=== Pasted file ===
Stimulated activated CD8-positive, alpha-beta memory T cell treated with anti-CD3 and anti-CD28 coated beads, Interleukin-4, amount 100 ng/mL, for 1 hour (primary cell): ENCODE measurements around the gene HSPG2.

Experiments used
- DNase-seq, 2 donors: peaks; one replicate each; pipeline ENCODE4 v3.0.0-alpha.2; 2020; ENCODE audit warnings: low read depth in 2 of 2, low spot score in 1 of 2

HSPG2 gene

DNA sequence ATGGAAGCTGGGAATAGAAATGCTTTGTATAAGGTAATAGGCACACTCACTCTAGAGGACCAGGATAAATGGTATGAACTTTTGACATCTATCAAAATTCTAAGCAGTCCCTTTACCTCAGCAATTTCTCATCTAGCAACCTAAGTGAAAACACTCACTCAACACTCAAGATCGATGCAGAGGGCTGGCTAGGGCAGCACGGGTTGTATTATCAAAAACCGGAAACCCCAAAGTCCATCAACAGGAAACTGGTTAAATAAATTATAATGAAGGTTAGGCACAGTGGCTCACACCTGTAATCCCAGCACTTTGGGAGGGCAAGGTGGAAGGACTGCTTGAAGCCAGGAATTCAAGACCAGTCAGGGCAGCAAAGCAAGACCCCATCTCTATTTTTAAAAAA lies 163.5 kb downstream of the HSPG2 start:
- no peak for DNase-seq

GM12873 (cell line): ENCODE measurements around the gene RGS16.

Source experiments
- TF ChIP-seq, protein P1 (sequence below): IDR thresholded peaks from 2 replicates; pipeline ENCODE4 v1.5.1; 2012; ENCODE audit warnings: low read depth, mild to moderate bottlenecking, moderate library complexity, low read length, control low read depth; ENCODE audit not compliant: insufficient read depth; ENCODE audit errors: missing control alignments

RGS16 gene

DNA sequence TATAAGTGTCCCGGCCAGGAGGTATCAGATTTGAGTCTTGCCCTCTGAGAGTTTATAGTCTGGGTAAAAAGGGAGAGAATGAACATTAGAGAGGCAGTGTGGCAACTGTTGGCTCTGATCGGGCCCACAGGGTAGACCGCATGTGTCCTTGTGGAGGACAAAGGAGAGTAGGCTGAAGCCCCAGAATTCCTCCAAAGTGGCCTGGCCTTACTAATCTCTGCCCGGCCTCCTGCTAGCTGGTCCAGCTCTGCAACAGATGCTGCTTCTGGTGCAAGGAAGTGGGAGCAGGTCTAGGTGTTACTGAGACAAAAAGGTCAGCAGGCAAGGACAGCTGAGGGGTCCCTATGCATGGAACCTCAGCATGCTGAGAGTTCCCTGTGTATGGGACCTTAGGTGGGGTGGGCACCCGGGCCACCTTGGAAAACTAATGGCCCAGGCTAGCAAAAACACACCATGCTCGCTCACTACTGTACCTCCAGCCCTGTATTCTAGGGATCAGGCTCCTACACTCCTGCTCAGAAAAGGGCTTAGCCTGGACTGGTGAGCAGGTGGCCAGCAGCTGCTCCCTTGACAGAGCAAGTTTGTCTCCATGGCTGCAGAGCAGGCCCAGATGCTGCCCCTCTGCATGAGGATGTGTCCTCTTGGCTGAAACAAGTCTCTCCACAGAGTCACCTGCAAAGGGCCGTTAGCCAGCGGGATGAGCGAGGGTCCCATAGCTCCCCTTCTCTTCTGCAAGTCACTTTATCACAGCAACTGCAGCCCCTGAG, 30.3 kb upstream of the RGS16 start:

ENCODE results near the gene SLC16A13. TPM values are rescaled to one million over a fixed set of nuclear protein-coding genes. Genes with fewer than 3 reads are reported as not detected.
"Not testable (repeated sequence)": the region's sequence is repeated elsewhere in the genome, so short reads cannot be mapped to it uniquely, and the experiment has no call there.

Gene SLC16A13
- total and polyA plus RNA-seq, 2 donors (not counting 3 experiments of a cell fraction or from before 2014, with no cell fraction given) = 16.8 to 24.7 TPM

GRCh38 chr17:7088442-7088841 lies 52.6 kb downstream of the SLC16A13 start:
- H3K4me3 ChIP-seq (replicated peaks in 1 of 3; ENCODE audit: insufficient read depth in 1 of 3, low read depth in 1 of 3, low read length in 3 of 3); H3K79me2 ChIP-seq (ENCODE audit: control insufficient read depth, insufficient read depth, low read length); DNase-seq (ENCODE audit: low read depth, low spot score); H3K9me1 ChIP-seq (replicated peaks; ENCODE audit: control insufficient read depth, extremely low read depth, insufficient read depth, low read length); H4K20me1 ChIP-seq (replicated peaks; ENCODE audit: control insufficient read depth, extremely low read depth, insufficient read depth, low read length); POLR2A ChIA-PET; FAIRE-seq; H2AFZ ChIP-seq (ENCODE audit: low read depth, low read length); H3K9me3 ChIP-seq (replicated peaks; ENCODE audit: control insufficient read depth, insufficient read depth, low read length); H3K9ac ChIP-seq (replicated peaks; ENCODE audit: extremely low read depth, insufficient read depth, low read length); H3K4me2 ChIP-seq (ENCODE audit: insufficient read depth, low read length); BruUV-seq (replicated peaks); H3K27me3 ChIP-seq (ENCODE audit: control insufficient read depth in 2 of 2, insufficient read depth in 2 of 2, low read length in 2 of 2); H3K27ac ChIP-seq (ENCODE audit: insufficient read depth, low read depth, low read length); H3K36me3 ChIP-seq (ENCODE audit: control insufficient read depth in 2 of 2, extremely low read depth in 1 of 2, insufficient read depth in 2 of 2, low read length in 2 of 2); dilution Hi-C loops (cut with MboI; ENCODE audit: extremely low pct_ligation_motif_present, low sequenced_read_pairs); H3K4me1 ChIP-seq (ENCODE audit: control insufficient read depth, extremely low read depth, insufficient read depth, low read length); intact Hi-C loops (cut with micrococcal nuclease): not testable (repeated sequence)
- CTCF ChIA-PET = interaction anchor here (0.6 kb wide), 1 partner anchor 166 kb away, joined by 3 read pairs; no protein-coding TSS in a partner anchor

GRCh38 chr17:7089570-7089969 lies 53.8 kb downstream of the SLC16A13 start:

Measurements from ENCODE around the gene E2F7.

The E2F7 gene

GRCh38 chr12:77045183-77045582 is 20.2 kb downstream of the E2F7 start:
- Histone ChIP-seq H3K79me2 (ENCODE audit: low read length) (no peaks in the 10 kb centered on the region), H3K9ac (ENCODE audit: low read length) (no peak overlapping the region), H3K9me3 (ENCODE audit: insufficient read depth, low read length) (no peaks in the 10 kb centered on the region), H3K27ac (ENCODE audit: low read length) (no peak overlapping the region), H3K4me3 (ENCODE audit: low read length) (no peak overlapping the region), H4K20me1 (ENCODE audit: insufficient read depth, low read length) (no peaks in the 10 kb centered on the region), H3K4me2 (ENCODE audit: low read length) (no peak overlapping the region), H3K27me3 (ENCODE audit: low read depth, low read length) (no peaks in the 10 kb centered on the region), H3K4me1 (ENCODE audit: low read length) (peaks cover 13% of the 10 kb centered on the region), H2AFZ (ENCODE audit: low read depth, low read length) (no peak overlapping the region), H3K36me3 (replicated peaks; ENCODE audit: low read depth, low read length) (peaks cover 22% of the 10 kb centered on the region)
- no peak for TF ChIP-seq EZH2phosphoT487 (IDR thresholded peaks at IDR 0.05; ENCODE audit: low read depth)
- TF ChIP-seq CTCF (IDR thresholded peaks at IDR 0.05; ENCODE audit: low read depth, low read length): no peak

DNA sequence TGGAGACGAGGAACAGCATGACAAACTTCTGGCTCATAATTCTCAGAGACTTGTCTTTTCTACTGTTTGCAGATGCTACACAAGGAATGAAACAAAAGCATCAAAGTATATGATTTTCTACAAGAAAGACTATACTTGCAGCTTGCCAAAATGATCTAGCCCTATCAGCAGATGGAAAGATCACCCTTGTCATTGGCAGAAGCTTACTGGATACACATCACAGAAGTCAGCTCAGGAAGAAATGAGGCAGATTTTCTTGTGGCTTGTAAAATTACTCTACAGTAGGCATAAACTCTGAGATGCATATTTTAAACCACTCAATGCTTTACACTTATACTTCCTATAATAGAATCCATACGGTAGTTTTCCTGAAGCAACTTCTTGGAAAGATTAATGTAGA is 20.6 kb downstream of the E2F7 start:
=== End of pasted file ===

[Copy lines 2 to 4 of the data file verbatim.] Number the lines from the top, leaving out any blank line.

Experiments used
- DNase-seq, 2 donors: peaks; one replicate each; pipeline ENCODE4 v3.0.0-alpha.2; 2020; ENCODE audit warnings: low read depth in 2 of 2, low spot score in 1 of 2

HSPG2 gene